Psychodrama is about reliving scenarios and being in the “here and now”. This is one of the best-known maxims of humanistic psychology that aims to facilitate the self-fulfillment of human beings through the development of their potential. They can only achieve it when they let go of the past and overcome the kind of anxious thinking in which the future is only a possibility.
As you can see, psychodrama is one of the foundational models of the humanistic orientation that uses “dramatic” action as a way to be present and then uses the body, the word, and the action to recreate scenarios. The techniques of role-playing or family sculpture, and even Gestalt psychotherapy, are based on it.
Living in the present but existing in a temporal continuum
Even though people continually project themselves into the future while remembering their past selves, they can only really know themselves in the present moment. The past is a reconstruction, a fable you tell yourself to satisfy your ego. Furthermore, the future is an expression of fears and desires.
Often, staying in the present is complicated because you’ve learned to develop a vision of your identity based on your and others’ expectations. (The person you think you should be or what others want you to be — according to you).
The present is a state of consciousness, not a time as such, thus the art of reliving scenarios
The human being as a dynamic and changing entity can’t live in the immediacy of their experience. In fact, they need to continuously elaborate and integrate their history and foresee their future. This is why it’s so difficult to remain in the present. Also, why even defining the present is basically an impossible task.
Staying in the present means stopping the flow of experience, focusing and centering on a given experience and the sensations, emotions, feelings, and thoughts that derive from it. Doing so as an external observer who doesn’t judge or evaluate but accepts the experience as it is. This is precisely what psycho-dramatizing is about.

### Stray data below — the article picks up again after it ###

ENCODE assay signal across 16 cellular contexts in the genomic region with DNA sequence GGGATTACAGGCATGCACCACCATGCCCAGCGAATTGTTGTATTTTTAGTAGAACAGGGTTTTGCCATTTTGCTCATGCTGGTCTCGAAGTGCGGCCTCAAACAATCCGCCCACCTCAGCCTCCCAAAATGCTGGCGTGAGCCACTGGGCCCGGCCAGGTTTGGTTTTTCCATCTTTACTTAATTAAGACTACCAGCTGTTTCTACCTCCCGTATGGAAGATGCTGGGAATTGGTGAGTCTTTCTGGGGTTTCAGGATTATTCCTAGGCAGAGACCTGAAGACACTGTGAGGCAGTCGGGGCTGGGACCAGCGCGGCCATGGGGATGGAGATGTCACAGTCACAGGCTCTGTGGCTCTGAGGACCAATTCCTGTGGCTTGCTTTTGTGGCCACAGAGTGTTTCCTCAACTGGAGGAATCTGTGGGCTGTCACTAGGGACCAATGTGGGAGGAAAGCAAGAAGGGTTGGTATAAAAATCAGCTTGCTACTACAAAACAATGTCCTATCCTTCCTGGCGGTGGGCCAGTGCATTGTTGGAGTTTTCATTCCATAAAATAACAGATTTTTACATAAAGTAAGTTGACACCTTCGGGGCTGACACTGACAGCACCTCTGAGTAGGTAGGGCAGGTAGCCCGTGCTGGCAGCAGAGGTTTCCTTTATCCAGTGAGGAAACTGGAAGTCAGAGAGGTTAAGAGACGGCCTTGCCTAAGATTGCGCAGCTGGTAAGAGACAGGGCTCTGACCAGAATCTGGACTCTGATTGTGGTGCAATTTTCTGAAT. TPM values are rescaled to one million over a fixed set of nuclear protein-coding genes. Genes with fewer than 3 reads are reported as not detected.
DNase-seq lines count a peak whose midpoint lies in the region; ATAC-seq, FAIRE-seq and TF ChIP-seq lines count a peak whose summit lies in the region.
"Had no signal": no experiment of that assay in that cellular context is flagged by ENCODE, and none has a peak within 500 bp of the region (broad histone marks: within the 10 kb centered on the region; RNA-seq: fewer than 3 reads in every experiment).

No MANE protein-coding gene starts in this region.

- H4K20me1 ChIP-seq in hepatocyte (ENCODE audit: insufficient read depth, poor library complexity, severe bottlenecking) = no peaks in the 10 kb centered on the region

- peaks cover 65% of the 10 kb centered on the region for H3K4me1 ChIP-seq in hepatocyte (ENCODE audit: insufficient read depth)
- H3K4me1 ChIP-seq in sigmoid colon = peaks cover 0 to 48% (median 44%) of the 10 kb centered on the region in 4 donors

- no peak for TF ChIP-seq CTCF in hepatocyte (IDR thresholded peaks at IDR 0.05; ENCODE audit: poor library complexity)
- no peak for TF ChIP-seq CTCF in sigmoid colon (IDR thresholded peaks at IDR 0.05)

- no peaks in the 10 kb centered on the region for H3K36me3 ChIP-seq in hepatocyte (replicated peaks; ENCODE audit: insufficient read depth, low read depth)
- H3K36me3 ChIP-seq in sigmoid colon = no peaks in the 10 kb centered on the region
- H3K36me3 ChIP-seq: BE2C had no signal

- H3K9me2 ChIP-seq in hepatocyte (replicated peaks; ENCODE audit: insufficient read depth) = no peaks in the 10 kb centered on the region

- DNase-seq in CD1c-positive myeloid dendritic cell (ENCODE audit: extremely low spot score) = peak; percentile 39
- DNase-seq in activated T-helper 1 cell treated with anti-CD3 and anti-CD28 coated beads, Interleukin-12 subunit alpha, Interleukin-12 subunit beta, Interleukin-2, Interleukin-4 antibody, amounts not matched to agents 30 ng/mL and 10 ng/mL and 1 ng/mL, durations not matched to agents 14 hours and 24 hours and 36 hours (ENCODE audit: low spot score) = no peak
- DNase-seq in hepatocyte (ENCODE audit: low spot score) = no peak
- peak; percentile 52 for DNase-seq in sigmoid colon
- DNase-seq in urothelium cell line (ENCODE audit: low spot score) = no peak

People are innate actors
Humans think in scenarios. In fact, there are two fundamental axes, two coordinates that define each scenario of your life. That is each memory: time and space. Kia Nobre, a neuroscientist at Oxford University, argues that “We think of time as something linear, predictable, but it’s something that shapes our experiences and the state we find ourselves in as organisms”.
As you can see, your state modifies the perception of time and space, and the way you construct your memories modifies your perception of reality. Thus, “Memories constantly change the way we perceive the world”. Hence, you remember scenarios and integrate them according to the script of your own life.
Psychodrama captures the process by which you construct your identity (past and future) and which appears in the here and now. Thus, it’s possible to shape and change that which hinders your personal and social development.
The present is the time to change
You can neither modify the past nor reach the future because any change happens in the present. Moreover, the effectiveness of psychodrama lies in the fact that it reproduces the natural process by which you perceive, process, and interpret reality. This happens in a simple and accessible way to any person regardless of age, condition, or cultural background.